These six crops account for 95% of the energy-rich crops used as feed. The major consumers of these crops can be found in Eastern Asia (27%), Europe (19%) and North America (16%). The production of the energy-rich feed needed to meet this demand requires 185.2 Mha of agricultural land; this area represents one-fourth of the global area harvested with energy feed crops and 13% of all arable land. Additionally,  80.9 km3 and 863.5 km3 of BW and GW were needed to grow these feed crops which represents 8% of total BW use in agriculture and 15% of total GW use for crop production worldwide. Cereals and cassava are less traded than other crops such as oilseeds (soybean and oil palm); in fact, only 20% of these energy-rich crops used as feed are not locally produced. Cereal and cassava production is relocated through trade and the associated virtual land flows. Eastern Europe, Northern America and South America are net land exporters, while Eastern and Western Asia and Southern Europe are net importers. 

The full results of this analysis are presented in Figure 1, which shows current land, GW, and BW use for cereal and cassava in the given regions. Solid bars denoted the point of view of exporter countries whilst dotted bars are the point of view of importer countries. Lighter shades represent the potential land, GW and BW that can be saved whilst darker shades denote current use. Dashed shades show the added land, GW, and BW use associated with the replacement of energy-rich feeds with by-products.

Figure 1: Global use of natural resources to produce energy-rich feed crops and the associated potential savings achievable with their replacement.

Figure 1: Global use of natural resources to produce energy-rich feed crops and the associated potential savings achievable with their replacement.

The replacement of 111 Mt of energy-rich feed crops as estimated by Sandström et al. with available agricultural by-products suitable for livestock diets could save, on average, 21.6 Mha of agricultural land, 106 km3 of green water and 11.3 km3 of blue water, with no reduction in livestock production. This represents 2.9% of the global area harvested for energy rich crops, 1.8% of GW and 1.1% of BW. The authors account for the environmental cost of the by-products, estimating that 2.8–5.1 Mha of land, 15.3–26.3 km3 of green water and 4–7.5 km3 of blue water are allocated to their production and processing from the primary crops they are derived from. The regions that would most benefit from the use of agricultural by-products from a green water perspective would be Southern, Eastern and South-Eastern Asia, and Eastern Europe. These regions still have relatively low agricultural yields compared with Northern America and Western Europe, where the yield gap is smaller, especially for cereals. Blue water savings are expected to occur in Asia, where cereal production is traditionally irrigated.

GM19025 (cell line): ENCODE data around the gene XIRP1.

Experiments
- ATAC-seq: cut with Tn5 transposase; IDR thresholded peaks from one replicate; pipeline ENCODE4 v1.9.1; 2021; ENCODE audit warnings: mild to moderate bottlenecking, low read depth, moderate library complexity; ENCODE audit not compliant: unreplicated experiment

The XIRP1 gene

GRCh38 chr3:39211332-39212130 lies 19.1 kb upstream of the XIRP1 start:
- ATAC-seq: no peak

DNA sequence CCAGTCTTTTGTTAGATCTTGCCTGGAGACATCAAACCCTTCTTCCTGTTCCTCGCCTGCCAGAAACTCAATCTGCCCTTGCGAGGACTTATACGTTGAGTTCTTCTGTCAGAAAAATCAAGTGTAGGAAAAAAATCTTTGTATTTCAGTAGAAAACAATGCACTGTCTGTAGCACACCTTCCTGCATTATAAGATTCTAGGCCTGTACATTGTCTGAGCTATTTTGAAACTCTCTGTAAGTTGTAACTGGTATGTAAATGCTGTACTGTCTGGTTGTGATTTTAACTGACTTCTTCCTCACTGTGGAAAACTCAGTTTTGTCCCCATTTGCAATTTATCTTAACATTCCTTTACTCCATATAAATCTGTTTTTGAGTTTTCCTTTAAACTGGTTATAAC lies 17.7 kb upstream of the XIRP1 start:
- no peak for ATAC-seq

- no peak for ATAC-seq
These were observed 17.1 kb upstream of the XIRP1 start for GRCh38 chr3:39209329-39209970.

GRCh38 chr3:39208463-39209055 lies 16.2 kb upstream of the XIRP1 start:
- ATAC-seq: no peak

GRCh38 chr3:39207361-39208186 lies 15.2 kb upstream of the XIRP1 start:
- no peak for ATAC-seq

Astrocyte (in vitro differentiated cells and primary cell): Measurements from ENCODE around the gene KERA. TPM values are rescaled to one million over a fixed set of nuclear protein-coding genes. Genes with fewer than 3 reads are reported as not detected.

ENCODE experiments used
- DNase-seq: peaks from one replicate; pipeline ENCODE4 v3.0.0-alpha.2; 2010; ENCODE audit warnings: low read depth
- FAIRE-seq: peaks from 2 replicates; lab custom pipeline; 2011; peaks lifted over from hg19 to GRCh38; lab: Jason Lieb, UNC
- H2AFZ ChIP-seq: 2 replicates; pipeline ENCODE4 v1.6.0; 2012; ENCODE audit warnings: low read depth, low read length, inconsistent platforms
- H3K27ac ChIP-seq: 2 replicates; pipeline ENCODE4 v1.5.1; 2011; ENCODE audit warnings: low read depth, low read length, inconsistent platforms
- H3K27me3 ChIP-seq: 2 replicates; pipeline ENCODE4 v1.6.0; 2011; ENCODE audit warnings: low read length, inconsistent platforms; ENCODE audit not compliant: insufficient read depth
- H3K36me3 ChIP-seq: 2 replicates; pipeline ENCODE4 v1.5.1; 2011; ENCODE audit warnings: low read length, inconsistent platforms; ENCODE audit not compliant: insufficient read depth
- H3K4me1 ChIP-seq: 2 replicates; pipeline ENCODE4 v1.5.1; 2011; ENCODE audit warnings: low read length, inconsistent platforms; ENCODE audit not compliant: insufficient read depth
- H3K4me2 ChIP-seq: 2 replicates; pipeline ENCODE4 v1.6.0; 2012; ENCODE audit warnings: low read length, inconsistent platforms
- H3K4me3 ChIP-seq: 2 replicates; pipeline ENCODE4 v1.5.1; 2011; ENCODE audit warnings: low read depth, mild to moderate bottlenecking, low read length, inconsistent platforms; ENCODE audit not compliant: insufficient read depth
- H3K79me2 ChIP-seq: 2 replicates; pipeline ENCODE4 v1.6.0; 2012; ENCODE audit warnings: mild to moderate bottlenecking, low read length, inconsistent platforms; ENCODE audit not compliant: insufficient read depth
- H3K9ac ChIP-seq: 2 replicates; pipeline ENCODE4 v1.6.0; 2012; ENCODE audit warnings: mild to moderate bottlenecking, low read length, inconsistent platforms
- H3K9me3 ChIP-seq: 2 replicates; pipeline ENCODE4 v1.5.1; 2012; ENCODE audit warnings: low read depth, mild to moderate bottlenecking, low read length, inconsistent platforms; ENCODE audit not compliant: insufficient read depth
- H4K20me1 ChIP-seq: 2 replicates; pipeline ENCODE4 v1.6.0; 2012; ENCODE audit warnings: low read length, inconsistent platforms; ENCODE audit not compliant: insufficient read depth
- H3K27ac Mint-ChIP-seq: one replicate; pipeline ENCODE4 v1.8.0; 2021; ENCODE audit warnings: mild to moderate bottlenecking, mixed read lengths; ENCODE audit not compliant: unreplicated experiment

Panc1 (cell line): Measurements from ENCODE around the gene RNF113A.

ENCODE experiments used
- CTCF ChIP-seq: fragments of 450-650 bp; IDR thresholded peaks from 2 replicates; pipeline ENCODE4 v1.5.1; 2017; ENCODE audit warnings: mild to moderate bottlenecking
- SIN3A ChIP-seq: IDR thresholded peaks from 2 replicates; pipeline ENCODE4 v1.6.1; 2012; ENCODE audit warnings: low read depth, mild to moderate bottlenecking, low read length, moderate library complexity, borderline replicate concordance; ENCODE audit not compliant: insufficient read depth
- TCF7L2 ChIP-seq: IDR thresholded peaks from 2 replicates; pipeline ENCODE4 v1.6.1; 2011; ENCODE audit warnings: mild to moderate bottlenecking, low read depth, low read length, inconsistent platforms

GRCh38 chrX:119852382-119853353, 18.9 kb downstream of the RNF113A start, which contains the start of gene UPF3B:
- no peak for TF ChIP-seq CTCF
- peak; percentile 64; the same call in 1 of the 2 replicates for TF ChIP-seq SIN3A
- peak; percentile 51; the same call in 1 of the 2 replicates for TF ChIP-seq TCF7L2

In a climate with increasing limitations on land and water use for agriculture, feed-food competition is strongly determining food security in many regions. In addition to this, bioenergy production competes with livestock feed both for agricultural by-products and increasingly for arable crops, particularly as a result of financial incentives to mitigate the recent energy crisis. Policy will need to be put in place to manage these competing demands. There is also huge potential for other alternative feeds to reduce feed-food competition, derived from food waste, plant by-products not considered in this article such as leafy greens, and insects. However, their use will require further policy interventions to change current restrictions on what can be legally traded as animal feed. Finally, the replacement of other feed types that compete with food produced for direct human consumption such as oilseed co-products (that is, soybean and palm kernel cakes) would be a winning strategy to reduce human pressure on the environment. This is because oilseed production is a major driver of land use change, large-scale deforestation, biodiversity losses and greenhouse gas emissions. 


While animal-source foods contribute to 16% of the global food supply and are an important protein source in human diets, their production uses a disproportionately large fraction of agricultural land and water resources. Therefore, a global comprehensive understanding of the extent to which livestock production competes directly or indirectly with food crops is needed. Here we use an agro-hydrological model combined with crop-specific yield data to investigate to what extent the replacement of some substitutable feed crops with available agricultural by-products would spare agricultural land and water resources that could be reallocated to other uses, including food crop production. We show that replacing 11–16% of energy-rich feed crops (that is, cereals and cassava) with agricultural by-products would allow for the saving of approximately 15.4–27.8 Mha of land, and 3–19.6 km3 and 74.2–137.8 km3 of blue and green water, respectively, for the growth of other food crops, thus providing a suitable strategy to reduce unsustainable use of natural resources both locally or through virtual land and water trade.


Govoni, C., D’Odorico, P., Pinotti, L. and Rulli, M.C., 2023. Preserving global land and water resources through the replacement of livestock feed crops with agricultural by-products. Nature Food, pp.1-11.

Read the article here and for more on the future of livestock and the feed-food competition see our podcast Meat: the Four Futures?, our explainers on What is feed-food competition?and  What is food loss and food waste?, and our blog A role for livestock in a sustainable food system